Home > General Topics > Trading > Day Trading Losers

Day Trading Losers

  1. Whenever someone asks me what I do for a living, and I say I daytrade stock index futures, their first response is always, "My God, isn't that incredibly dangerous?" And then they go on to tell me about how a friend of theirs lost a ton of money daytrading (I've heard amounts up to a million). But something puzzles me about all this. Various surveys show that between 80-95% of daytraders lose money ----- one study involving 68 traders found that every one of them lost, and 70% lost their entire trading capital. And these facts have been used to bolster the dubious rationale behind the new 25K rules on trading accounts. Yet assuming random long and short entries and random long and short exits, over time a trader's expectancy should approach 50-50, minus commissions and the spread (both pretty small these days). Given those odds, how can so many people lose so much money? The answer has to lie in money management ----- they cannot cut their losses properly and let their winners run sufficiently, and/or they trade far too big size for their account and skill level, so a bad run blows them out, and/or they make the terrible (nearly always) mistake of adding to losing positions. But are virtually everyone's money management skills really *that* wretched? Are most traders so overcome with hope and fear that they almost invariably make hideous mistakes handling their account? I have my own psychological trading issues to work through, but they certainly don't include any kamikaze-style actions. I find it a strange and amusing experience that most people look at me as if I'm crazy and then go on to smugly imply that total disaster is just about to strike, and it's a nothing short of a miracle that my head hasn't alreadsy been handed to me! Any thoughts on the subject?
  2. armaniman,

    i totally agree with you - i started day-trading in may this year (nasdaq stocks with IB) - i'm not yet profitable - but i learn a lot - and i cutted all my losses right from the start. it's a hard BUSINESS (and it IS nothing else than a business) - but those guys who just blow their whole account in the first few weeks or months i just can't understand. either they can afford to lose, or they consider it as a game - vegas would be better.

    i'm engaged in trading stocks for more than 3 years now - tried many different styles and time frames. i realized for myself, that "classic" day-trading (exit flat every day) is just the best way for me to do this. i mean - everybody (of the so called "experts") keeps on talking about buy and hold and stuff like that. "stocks are best" - just have to hold them long enough. maybe that's true, if you hold 'em for 50 years or so. the dow jones for example made a zero performance from '68 to '82. pretty long time, hu?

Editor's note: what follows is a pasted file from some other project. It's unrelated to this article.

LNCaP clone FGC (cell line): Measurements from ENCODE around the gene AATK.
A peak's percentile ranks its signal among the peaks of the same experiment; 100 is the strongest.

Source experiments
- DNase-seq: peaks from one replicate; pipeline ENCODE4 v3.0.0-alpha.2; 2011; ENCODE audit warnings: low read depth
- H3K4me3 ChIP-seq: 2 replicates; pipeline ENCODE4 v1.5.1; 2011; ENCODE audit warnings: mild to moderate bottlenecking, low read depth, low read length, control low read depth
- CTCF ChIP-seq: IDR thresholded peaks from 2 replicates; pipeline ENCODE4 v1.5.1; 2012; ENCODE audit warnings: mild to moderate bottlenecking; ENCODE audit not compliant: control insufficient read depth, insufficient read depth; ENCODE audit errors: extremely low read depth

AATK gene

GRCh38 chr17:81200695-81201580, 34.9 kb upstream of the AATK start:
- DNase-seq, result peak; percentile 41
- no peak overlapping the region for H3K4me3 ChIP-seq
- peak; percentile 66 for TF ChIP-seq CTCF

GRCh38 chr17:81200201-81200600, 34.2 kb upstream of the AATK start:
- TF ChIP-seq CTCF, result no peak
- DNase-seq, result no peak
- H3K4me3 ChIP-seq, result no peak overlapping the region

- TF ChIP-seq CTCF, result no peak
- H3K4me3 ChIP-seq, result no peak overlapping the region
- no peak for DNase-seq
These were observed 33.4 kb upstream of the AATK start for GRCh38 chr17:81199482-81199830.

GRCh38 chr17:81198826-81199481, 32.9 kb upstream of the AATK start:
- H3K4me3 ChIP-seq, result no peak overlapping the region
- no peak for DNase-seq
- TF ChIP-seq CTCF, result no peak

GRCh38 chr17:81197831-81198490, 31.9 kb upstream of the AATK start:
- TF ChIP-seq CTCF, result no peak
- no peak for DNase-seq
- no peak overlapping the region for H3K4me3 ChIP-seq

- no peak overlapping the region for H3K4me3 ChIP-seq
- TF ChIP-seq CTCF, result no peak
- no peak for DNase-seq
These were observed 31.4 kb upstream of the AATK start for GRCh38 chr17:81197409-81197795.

but i'm a little off topic. what i wanted to say, is: i think, strictly cutting every loss is maybe the only "holy grail" - this alone won't make you rich - but it surely can protect you from getting blown, before you can really think about making money. the reason, why people talk that way you described about trading are: 1. they got no clue about all that and just adopted someone elses opinion. 2. they tried it - and lost. 3. thei're just envious. 4. ...??

    so let's just ignore them - and do our business. i also plan to start trading the nq-mini - maybe it's dangerous - but discipline and cutting the losses will bring success to me.

    by the way - please be generous with my "austrian" english ...
  3. Interesting thread. Basically about the psychology of trading, which could probably fill a whole website.

    Anyway, I do NOT believe that cutting losses is the major key to success. The problem with me is - I think - that I cut my losses too soon. A stop loss of $0.20 under my entry with QQQ (not the wildest animal out there) has stopped me out too often. And once you're losing, you (at least I) tend to get out the next time even sooner, and also take profits too early.
    I read a book that stressed these two over and over: "cut your losses, cash your profits" Maybe I've taken that too litterally. Some stocpicking sites recommend a 5% stop loss, which I would feel extremely uncomfortable with, as long as a 5% gain is a pretty rare thing.

    What would you consider a reasonable stop loss for a $10, $25, $50, $100 stock? A percentage? a fixed amount?
    And do you close your trailing stop slowly in, or do you keep it at roughly the same distance all the time?
  4. With QQQ, a 10 to 20 cent stop loss seems about right.
  5. What indicators do you use?
    MACD is unreliable. I'm trying to concentrate a bit on Bollinger Bands, they sometimes work, but many false signals too, bouncing several times on the lower band happens quite often.

    Any other suggestions for indicators and how to use them?

    (It's getting off topic, but the topic more or less asks for it)
  6. Intresting theme armaniman.

    Well I think stops are an art.
    I personaly use the Bollinger Bands for my stoploss. My Stop loss always depends on the market and how nervous my stock or future is. Standarddeviation or volatility indicators helps me with them.

    Why so many trader loos money? I think there are many things out there. Transaction cost, money management, risk management, entry- and the more important exitstrategy, the discepline, your state of mind, how you handle your ego and they all have to act together good, near perfectly.